Fisheries Research Articles

The spatial segregation patterns of sharks from Western Australia

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Publication Date


Journal Title

Royal Society Open Science




conservation, fisheries management, sustainability


Aquaculture and Fisheries | Marine Biology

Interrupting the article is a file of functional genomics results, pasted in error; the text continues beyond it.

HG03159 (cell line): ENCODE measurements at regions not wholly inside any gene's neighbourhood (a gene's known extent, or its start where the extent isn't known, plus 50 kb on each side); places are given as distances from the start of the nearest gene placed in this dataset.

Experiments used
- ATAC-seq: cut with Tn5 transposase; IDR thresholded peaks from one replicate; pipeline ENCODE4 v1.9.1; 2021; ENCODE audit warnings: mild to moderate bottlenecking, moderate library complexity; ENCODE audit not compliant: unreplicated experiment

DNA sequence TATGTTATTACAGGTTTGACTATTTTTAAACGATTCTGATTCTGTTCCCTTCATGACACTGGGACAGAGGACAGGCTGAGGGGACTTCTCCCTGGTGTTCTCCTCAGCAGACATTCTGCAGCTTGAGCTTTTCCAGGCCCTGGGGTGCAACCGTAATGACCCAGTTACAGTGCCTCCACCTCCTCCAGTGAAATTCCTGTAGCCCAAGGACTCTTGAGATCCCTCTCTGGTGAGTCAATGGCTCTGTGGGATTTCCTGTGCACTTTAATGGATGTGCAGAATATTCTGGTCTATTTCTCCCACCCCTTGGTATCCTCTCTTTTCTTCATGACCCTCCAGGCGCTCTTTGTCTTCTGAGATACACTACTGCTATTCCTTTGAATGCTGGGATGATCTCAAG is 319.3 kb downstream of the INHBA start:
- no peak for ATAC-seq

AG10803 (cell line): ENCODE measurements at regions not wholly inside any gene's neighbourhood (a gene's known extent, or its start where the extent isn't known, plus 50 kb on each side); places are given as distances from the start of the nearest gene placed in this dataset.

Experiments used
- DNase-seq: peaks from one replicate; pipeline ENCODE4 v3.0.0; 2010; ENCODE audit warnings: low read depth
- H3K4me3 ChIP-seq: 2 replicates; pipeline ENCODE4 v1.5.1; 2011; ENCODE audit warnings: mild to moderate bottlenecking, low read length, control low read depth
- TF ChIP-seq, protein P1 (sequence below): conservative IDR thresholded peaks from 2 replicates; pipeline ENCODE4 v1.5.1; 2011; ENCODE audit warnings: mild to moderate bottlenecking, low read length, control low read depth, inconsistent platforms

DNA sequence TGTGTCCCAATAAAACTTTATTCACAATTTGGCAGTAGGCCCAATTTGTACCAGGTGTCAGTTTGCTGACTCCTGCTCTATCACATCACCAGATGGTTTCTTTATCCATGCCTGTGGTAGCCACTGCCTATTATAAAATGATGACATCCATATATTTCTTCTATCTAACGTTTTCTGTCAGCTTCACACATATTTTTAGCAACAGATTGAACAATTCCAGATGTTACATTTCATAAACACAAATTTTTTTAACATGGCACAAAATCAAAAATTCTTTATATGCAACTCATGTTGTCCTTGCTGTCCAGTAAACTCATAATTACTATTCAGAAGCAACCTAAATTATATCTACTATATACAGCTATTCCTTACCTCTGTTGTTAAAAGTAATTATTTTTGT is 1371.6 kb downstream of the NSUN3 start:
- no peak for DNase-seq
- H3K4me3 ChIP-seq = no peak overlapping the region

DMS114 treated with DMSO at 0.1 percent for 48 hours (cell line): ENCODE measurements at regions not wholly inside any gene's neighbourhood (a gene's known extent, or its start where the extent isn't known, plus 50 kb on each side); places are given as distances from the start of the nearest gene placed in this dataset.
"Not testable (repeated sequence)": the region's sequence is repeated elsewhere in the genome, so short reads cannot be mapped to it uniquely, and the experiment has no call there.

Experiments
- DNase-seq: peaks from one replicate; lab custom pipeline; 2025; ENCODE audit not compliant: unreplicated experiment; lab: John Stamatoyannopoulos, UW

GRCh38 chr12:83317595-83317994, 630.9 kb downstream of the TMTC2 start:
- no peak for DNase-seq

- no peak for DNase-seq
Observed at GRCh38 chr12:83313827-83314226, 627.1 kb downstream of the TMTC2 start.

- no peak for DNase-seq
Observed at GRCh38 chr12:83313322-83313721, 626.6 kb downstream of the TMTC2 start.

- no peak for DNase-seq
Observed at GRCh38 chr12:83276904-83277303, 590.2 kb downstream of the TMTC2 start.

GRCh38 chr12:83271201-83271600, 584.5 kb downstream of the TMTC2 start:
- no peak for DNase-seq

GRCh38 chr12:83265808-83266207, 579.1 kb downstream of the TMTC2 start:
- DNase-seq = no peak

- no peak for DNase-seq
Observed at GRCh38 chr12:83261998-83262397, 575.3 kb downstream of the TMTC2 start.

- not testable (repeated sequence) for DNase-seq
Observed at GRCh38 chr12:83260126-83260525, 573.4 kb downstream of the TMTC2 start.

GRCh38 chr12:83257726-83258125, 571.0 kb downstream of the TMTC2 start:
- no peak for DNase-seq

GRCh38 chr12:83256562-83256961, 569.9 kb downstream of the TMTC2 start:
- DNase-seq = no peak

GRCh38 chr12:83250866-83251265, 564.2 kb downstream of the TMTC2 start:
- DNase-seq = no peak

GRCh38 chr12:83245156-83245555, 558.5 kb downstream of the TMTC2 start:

The extent to which sharks segregate by size and sex determines the population structure and the scale at which populations should be managed. We summarized 20 years of fisheries-dependent and independent sampling to define the spatial patterns of size and sexual segregation for sharks in Western Australia. Carcharhinus obscurus and C. plumbeus showed a large-scale (more than 1000 km) latitudinal gradient in size. Large individuals occurred predominantly in the northwest and north whereas smaller individuals occurred predominantly in the southwest and south. Mustelus antarcticus and Furgaleus macki showed strong sexual segregation at very large scales. Females occurred predominantly in the west and southwest whereas the proportion of males in catches substantially increased in the southeast. The populations of other shark species did not show sex and size segregation patterns at very large scales; most species, however, showed varying degrees of segregation when data were analysed at a smaller scale. These findings highlight the importance of matching the scale of observation to the scale of the phenomenon observed. As many shark species are highly mobile, if sampling is opportunistic and constrained both temporally and spatially, the observed segregation patterns may not be representative of those at the population level, leading to inaccurate scientific advice.



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